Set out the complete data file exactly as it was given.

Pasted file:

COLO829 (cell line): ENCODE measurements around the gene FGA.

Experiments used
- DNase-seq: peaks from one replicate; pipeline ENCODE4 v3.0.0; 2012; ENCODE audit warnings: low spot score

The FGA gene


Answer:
COLO829 (cell line): ENCODE measurements around the gene FGA.

Experiments used
- DNase-seq: peaks from one replicate; pipeline ENCODE4 v3.0.0; 2012; ENCODE audit warnings: low spot score

The FGA gene